Autarky Envisioned

The idea of autarky was present throughout all of Europe as each nation was affected by the Great Depression.  As the Depression impacted each nation’s economy, a new ideology needed to be introduced to the capitalist society.  Individuals were against the rapidly growing materialistic and capitalistic world as it could be the only explanation for the Depression.  But how was autarky envisioned in the totalitarian state such as Germany and Italy, alongside the democratic United States?  In Schivelbusch’s Three New Deals, autarky can be explained beyond the economic standpoint.  ((Wolfgang Schivelbusch, Three New Deals, (New York: Picador, 2006) )).

As the Depression hit, the rush to create a self-sufficient economic was significant.  If a nation was unable to support themselves the nation would suffer even more.  Regionalism was introduced as well as inner colonization.  This inner colonization as Schivelbusch explains brought forward the importance of nationalism.  The nation must find opportunities in which individuals could become an nation and develop a sense of national pride.  Propaganda and public works projects financed by the state were established to find this national pride within the community.  Individuals were brought to live in small communities in where there were able to develop a sense of family within the state.

Establishments of public works projects and state-funded propaganda gave the government a new view of nationalism and the impact it could make to suppress the effects of the Depression.  While several of these public works projects failed such as the settlements located on the outskirts of major cities, nations were able to develop a national pride that allowed them to gain strength that was needed in WWII.

4 thoughts on “Autarky Envisioned

  1. Was the government’s reinforcement of national pride all about strength? What about the social aspect? I wonder what, in this respect, the social effect of the “small communities” was. Did it work in its aim to “develop a sense of family” or did it inspire backlash at ineffective policies? Many of these programs failed, so what might have been the cause?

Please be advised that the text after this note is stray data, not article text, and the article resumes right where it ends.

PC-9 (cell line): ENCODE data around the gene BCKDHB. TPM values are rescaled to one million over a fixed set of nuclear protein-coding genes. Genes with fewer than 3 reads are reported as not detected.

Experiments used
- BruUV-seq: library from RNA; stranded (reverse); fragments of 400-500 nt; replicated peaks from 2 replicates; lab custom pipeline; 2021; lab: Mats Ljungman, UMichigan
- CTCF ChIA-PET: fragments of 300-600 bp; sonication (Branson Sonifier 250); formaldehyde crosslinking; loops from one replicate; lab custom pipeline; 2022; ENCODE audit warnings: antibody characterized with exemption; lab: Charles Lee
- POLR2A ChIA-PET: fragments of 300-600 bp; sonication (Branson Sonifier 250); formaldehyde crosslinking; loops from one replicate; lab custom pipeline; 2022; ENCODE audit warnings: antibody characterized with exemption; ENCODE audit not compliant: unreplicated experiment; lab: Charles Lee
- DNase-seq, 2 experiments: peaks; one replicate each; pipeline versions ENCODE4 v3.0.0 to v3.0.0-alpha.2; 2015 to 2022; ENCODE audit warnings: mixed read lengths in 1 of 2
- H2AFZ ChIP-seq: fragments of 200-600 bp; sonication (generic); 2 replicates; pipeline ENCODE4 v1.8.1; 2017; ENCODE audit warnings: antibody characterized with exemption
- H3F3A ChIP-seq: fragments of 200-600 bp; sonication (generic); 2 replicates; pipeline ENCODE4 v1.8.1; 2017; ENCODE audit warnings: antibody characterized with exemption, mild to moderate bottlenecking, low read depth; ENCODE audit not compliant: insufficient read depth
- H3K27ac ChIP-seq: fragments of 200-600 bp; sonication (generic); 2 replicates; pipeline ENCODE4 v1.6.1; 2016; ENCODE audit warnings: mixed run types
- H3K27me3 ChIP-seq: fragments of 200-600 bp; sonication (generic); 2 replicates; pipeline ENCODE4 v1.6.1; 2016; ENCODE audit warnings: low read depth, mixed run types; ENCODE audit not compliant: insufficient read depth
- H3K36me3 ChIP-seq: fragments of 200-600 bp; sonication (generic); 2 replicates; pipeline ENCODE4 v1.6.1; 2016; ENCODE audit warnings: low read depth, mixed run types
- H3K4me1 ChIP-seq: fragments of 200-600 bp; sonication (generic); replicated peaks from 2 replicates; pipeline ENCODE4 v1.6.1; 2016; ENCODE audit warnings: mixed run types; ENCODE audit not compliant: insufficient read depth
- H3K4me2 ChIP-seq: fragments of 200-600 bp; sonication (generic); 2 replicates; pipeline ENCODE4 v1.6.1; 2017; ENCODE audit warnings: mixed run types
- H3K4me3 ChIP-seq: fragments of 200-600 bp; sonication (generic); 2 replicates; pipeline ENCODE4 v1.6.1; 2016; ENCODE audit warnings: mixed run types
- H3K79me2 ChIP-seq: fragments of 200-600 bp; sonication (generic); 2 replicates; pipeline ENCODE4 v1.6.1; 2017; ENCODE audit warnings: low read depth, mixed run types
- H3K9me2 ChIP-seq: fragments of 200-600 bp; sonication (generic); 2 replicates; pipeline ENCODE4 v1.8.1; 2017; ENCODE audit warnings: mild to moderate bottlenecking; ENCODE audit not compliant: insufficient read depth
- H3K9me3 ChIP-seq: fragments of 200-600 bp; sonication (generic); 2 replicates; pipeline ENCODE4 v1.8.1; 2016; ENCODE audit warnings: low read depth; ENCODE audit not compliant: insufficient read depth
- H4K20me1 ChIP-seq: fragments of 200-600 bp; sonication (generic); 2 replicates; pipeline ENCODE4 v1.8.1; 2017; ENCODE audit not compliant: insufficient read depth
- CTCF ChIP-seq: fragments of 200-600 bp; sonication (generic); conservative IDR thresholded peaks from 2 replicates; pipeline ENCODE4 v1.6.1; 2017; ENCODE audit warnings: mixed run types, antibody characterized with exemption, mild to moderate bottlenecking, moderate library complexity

• It inspired backlash. Schivelbusch noted that these programs, particularly when referring to small community experiments like the ‘Arthurdale settlements’, the American public “mistrusted and opposed the planners attempts to develop collective and cooperative forms of life.” ((Wolfgang Schivelbusch, Three New Deals, (New York: Picador, 2006, 131)) This program got very negative responses because of the fact that people saw it as an attempt by the American government to try and control peoples lives. As Schivelbusch puts it, one political opponent of Roosevelt said “it was the first Soviet Colchos on American Soil.” ((Wolfgang Schivelbusch, Three New Deals, (New York: Picador, 2006, 131))

  2. In response to maltzd’s last question, I think that these programs failed because they were largely founded on propaganda and not real economic factors. Although people of the western world lost faith in capitalism, the failure of state sponsored suburban settlements reinforced capitalism’s regulatory capacity. Where suburbanization after WWII resulted from an economic boom, attempted suburbanization before WWII ignored the reality that industrialization yielded economic stability. Although people feared unrestrained, large industries, these industries, both in the US and Germany, allowed the countries to produce their way out of economic depression ((Wolfgang Schivelbusch, Three New Deals, (New York: Picador, 2006, 135)).

  3. I agree with gibson’s proposal that some of the programs failed because they had their roots in state propaganda instead of feasibility and economic factors. Despite the fact that people, especially in the United States, had turned away from capitalism and mass production, rural industry such as agriculture is highly susceptible to external shocks. In the short-run agriculture does not provide the high returns necessary to provide economic stability. In addition, Schivelbusch suggests that projects such as these lack prestige that is associated with national architecture ((Wolfgang Schivelbusch, Three New Deals, 136)).

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